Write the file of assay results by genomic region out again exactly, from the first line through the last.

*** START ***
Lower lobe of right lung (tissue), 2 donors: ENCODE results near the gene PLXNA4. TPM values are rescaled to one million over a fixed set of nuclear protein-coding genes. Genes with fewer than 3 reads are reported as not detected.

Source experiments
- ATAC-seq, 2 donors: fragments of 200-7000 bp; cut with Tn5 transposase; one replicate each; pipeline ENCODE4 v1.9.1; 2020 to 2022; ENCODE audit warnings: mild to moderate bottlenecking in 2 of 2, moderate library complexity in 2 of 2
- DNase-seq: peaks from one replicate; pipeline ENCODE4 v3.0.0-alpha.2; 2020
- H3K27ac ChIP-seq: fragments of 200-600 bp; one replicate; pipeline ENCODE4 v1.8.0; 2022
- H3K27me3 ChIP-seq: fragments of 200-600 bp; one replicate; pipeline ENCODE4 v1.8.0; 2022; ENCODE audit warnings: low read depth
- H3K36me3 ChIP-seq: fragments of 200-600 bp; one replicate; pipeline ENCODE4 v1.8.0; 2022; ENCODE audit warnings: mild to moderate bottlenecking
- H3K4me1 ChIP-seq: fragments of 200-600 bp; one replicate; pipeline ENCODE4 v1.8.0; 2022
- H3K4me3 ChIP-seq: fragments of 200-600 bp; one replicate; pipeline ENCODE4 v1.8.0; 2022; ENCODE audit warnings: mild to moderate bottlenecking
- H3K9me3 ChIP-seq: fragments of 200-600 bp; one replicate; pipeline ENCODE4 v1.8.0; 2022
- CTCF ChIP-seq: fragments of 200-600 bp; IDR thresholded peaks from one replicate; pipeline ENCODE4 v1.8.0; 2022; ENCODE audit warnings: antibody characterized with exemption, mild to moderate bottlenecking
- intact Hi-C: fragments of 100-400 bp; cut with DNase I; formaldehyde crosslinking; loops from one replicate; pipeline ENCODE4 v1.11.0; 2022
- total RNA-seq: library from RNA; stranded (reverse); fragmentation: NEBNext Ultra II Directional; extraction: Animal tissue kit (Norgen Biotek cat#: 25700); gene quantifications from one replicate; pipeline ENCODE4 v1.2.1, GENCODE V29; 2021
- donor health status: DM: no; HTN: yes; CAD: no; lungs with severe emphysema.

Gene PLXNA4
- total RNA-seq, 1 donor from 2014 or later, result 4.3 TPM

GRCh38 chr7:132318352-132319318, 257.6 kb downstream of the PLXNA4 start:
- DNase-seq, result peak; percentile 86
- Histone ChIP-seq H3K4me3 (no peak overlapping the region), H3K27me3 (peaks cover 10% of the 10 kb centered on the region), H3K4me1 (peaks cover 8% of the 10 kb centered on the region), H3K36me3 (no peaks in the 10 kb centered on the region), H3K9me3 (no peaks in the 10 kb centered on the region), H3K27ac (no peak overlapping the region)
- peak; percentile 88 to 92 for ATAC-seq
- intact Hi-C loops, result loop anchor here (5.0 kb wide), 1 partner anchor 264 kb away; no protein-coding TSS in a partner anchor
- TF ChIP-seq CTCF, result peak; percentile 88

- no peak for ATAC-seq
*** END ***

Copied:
Lower lobe of right lung (tissue), 2 donors: ENCODE results near the gene PLXNA4. TPM values are rescaled to one million over a fixed set of nuclear protein-coding genes. Genes with fewer than 3 reads are reported as not detected.

Source experiments
- ATAC-seq, 2 donors: fragments of 200-7000 bp; cut with Tn5 transposase; one replicate each; pipeline ENCODE4 v1.9.1; 2020 to 2022; ENCODE audit warnings: mild to moderate bottlenecking in 2 of 2, moderate library complexity in 2 of 2
- DNase-seq: peaks from one replicate; pipeline ENCODE4 v3.0.0-alpha.2; 2020
- H3K27ac ChIP-seq: fragments of 200-600 bp; one replicate; pipeline ENCODE4 v1.8.0; 2022
- H3K27me3 ChIP-seq: fragments of 200-600 bp; one replicate; pipeline ENCODE4 v1.8.0; 2022; ENCODE audit warnings: low read depth
- H3K36me3 ChIP-seq: fragments of 200-600 bp; one replicate; pipeline ENCODE4 v1.8.0; 2022; ENCODE audit warnings: mild to moderate bottlenecking
- H3K4me1 ChIP-seq: fragments of 200-600 bp; one replicate; pipeline ENCODE4 v1.8.0; 2022
- H3K4me3 ChIP-seq: fragments of 200-600 bp; one replicate; pipeline ENCODE4 v1.8.0; 2022; ENCODE audit warnings: mild to moderate bottlenecking
- H3K9me3 ChIP-seq: fragments of 200-600 bp; one replicate; pipeline ENCODE4 v1.8.0; 2022
- CTCF ChIP-seq: fragments of 200-600 bp; IDR thresholded peaks from one replicate; pipeline ENCODE4 v1.8.0; 2022; ENCODE audit warnings: antibody characterized with exemption, mild to moderate bottlenecking
- intact Hi-C: fragments of 100-400 bp; cut with DNase I; formaldehyde crosslinking; loops from one replicate; pipeline ENCODE4 v1.11.0; 2022
- total RNA-seq: library from RNA; stranded (reverse); fragmentation: NEBNext Ultra II Directional; extraction: Animal tissue kit (Norgen Biotek cat#: 25700); gene quantifications from one replicate; pipeline ENCODE4 v1.2.1, GENCODE V29; 2021
- donor health status: DM: no; HTN: yes; CAD: no; lungs with severe emphysema.

Gene PLXNA4
- total RNA-seq, 1 donor from 2014 or later, result 4.3 TPM

GRCh38 chr7:132318352-132319318, 257.6 kb downstream of the PLXNA4 start:
- DNase-seq, result peak; percentile 86
- Histone ChIP-seq H3K4me3 (no peak overlapping the region), H3K27me3 (peaks cover 10% of the 10 kb centered on the region), H3K4me1 (peaks cover 8% of the 10 kb centered on the region), H3K36me3 (no peaks in the 10 kb centered on the region), H3K9me3 (no peaks in the 10 kb centered on the region), H3K27ac (no peak overlapping the region)
- peak; percentile 88 to 92 for ATAC-seq
- intact Hi-C loops, result loop anchor here (5.0 kb wide), 1 partner anchor 264 kb away; no protein-coding TSS in a partner anchor
- TF ChIP-seq CTCF, result peak; percentile 88

- no peak for ATAC-seq